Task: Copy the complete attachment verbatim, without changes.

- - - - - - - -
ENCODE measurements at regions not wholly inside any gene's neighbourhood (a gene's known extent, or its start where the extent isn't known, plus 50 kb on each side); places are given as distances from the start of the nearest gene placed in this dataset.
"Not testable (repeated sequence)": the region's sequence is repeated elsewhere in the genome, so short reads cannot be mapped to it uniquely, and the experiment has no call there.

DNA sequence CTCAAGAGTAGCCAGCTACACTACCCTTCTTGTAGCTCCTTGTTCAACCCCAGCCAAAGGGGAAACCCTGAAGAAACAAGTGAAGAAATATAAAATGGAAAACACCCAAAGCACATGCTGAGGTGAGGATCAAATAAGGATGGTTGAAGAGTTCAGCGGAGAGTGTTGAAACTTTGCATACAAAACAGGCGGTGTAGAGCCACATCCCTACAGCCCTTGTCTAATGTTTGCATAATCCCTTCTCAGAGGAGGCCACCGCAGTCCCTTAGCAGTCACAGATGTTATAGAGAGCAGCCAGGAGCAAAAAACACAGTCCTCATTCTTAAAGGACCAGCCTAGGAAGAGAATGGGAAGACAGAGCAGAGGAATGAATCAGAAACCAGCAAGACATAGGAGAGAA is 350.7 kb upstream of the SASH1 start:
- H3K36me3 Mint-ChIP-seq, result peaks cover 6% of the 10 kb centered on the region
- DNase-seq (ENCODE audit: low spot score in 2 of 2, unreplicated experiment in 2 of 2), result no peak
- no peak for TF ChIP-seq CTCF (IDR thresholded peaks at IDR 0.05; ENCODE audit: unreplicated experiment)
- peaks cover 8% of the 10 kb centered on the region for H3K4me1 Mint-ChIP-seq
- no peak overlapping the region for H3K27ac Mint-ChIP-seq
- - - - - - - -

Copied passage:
ENCODE measurements at regions not wholly inside any gene's neighbourhood (a gene's known extent, or its start where the extent isn't known, plus 50 kb on each side); places are given as distances from the start of the nearest gene placed in this dataset.
"Not testable (repeated sequence)": the region's sequence is repeated elsewhere in the genome, so short reads cannot be mapped to it uniquely, and the experiment has no call there.

DNA sequence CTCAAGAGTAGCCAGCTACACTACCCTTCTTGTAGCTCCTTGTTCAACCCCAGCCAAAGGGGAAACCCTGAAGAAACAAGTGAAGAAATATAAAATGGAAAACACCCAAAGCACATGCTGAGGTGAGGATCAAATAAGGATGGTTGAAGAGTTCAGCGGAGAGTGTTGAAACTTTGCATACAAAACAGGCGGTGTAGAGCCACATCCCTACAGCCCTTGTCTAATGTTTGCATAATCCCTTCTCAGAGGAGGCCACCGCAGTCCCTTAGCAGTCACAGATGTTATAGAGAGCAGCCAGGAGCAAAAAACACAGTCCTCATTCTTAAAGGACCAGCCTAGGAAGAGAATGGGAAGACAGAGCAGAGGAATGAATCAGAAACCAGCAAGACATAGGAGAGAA is 350.7 kb upstream of the SASH1 start:
- H3K36me3 Mint-ChIP-seq, result peaks cover 6% of the 10 kb centered on the region
- DNase-seq (ENCODE audit: low spot score in 2 of 2, unreplicated experiment in 2 of 2), result no peak
- no peak for TF ChIP-seq CTCF (IDR thresholded peaks at IDR 0.05; ENCODE audit: unreplicated experiment)
- peaks cover 8% of the 10 kb centered on the region for H3K4me1 Mint-ChIP-seq
- no peak overlapping the region for H3K27ac Mint-ChIP-seq